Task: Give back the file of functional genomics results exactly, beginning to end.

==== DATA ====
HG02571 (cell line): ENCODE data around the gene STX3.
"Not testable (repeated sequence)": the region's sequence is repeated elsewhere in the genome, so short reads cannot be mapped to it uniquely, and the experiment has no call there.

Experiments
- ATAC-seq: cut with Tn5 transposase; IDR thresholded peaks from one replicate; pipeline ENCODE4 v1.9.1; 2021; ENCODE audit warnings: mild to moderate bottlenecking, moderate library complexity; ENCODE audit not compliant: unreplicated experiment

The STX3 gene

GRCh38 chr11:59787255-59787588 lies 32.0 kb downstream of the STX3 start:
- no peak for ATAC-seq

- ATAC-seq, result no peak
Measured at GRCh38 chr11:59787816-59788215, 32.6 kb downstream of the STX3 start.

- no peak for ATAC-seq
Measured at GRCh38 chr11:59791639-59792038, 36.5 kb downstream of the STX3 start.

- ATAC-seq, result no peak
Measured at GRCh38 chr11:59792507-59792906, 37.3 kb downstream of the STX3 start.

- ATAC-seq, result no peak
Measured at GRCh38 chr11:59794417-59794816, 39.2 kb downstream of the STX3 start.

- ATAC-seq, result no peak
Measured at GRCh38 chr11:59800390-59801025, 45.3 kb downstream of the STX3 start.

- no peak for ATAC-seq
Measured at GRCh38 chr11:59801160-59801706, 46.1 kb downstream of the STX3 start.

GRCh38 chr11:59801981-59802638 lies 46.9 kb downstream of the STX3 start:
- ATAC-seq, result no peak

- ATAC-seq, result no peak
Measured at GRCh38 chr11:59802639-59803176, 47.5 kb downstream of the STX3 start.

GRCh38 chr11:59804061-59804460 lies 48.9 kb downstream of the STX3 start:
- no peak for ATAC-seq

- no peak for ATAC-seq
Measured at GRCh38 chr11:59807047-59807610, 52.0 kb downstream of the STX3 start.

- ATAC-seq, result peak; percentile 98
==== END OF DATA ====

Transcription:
HG02571 (cell line): ENCODE data around the gene STX3.
"Not testable (repeated sequence)": the region's sequence is repeated elsewhere in the genome, so short reads cannot be mapped to it uniquely, and the experiment has no call there.

Experiments
- ATAC-seq: cut with Tn5 transposase; IDR thresholded peaks from one replicate; pipeline ENCODE4 v1.9.1; 2021; ENCODE audit warnings: mild to moderate bottlenecking, moderate library complexity; ENCODE audit not compliant: unreplicated experiment

The STX3 gene

GRCh38 chr11:59787255-59787588 lies 32.0 kb downstream of the STX3 start:
- no peak for ATAC-seq

- ATAC-seq, result no peak
Measured at GRCh38 chr11:59787816-59788215, 32.6 kb downstream of the STX3 start.

- no peak for ATAC-seq
Measured at GRCh38 chr11:59791639-59792038, 36.5 kb downstream of the STX3 start.

- ATAC-seq, result no peak
Measured at GRCh38 chr11:59792507-59792906, 37.3 kb downstream of the STX3 start.

- ATAC-seq, result no peak
Measured at GRCh38 chr11:59794417-59794816, 39.2 kb downstream of the STX3 start.

- ATAC-seq, result no peak
Measured at GRCh38 chr11:59800390-59801025, 45.3 kb downstream of the STX3 start.

- no peak for ATAC-seq
Measured at GRCh38 chr11:59801160-59801706, 46.1 kb downstream of the STX3 start.

GRCh38 chr11:59801981-59802638 lies 46.9 kb downstream of the STX3 start:
- ATAC-seq, result no peak

- ATAC-seq, result no peak
Measured at GRCh38 chr11:59802639-59803176, 47.5 kb downstream of the STX3 start.

GRCh38 chr11:59804061-59804460 lies 48.9 kb downstream of the STX3 start:
- no peak for ATAC-seq

- no peak for ATAC-seq
Measured at GRCh38 chr11:59807047-59807610, 52.0 kb downstream of the STX3 start.

- ATAC-seq, result peak; percentile 98